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Article
September 1931

ACUTE DERMATITIS DUE TO OPIUM PREPARATIONS

Author Affiliations

NEWARK, N. J.

Arch Derm Syphilol. 1931;24(3):417. doi:10.1001/archderm.1931.01450010426009
Abstract

The list of irritants responsible for recurrent attacks of acute dermatitis has been so rapidly extended within the last decade that one must be constantly alert for well recognized and new irritating substances whenever a case of dermatitis is seen.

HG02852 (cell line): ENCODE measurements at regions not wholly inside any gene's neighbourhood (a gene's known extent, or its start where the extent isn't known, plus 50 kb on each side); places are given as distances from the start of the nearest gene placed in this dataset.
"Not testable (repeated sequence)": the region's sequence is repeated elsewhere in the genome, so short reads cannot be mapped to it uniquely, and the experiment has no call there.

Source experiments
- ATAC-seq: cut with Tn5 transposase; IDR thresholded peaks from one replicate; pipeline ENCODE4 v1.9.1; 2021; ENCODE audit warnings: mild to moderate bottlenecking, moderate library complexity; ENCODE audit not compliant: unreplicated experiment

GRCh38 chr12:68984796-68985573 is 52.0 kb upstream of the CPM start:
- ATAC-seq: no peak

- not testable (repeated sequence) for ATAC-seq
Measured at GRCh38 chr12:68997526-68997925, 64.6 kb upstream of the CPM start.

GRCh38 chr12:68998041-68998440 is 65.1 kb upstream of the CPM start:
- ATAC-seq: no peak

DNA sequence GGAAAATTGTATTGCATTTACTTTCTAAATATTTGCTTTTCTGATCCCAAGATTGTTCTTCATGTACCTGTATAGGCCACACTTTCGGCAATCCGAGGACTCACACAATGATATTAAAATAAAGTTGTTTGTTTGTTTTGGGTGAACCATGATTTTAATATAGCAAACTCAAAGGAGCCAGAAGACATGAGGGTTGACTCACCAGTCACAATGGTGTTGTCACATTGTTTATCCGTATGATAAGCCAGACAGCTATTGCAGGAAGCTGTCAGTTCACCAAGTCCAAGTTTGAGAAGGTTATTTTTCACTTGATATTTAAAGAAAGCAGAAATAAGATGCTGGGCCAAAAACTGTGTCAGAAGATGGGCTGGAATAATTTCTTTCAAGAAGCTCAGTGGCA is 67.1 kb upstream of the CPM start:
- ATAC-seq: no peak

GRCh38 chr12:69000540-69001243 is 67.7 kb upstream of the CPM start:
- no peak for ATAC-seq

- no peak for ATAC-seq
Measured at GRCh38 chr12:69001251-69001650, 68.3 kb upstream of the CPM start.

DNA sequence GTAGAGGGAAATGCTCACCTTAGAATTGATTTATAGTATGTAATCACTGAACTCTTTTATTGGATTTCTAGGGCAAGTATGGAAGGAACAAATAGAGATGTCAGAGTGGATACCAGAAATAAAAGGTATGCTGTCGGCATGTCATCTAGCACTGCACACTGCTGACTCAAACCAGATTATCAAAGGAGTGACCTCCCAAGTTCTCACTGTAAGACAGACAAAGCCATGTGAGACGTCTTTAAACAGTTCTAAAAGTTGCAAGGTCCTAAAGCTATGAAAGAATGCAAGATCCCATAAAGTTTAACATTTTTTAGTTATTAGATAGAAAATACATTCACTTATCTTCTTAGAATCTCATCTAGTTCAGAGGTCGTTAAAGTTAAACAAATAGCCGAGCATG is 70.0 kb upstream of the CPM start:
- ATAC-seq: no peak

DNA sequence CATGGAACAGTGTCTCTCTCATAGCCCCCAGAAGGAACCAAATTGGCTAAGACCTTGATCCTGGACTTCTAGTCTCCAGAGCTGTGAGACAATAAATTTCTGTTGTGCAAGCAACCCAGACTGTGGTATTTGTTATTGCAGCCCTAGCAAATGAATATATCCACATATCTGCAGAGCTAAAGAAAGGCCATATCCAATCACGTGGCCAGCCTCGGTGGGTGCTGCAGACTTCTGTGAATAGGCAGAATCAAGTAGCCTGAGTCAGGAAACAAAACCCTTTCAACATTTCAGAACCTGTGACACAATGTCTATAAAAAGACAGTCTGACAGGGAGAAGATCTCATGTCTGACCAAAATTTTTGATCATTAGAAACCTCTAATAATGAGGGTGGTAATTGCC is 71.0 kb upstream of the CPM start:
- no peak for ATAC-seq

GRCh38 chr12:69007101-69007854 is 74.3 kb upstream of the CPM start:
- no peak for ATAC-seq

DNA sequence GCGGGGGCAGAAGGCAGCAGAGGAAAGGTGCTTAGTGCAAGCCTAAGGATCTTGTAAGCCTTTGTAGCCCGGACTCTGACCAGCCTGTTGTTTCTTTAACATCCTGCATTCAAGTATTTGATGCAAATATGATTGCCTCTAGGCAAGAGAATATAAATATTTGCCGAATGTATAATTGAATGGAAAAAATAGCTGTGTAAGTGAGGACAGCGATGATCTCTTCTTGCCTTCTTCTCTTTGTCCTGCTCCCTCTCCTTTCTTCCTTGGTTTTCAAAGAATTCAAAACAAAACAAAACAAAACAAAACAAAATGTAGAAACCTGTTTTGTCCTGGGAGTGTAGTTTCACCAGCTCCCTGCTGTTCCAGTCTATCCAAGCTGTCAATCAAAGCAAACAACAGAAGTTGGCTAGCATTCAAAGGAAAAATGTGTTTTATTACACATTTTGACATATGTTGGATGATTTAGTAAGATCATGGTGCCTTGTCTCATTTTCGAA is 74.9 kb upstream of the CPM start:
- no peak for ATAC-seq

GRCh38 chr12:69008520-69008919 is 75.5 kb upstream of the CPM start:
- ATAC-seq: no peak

Hazen,1 in discussing various dermatoses caused by irritants, did not mention opium or any of the preparations derived from it. Weber,2 in an exhaustive list of cutaneous irritants, included morphine, but did not mention preparations of opium.

The following case is reported because the dermatitis followed the use of opium, both externally and internally. The clinical observations were corroborated both by the patch test and by the results of experimental internal administration.

REPORT OF CASE

L. P., a boy, aged 6 years, was treated for a local superficial infection around the scrotum. The attending physician at first used solution of aluminum acetate, but because there was no

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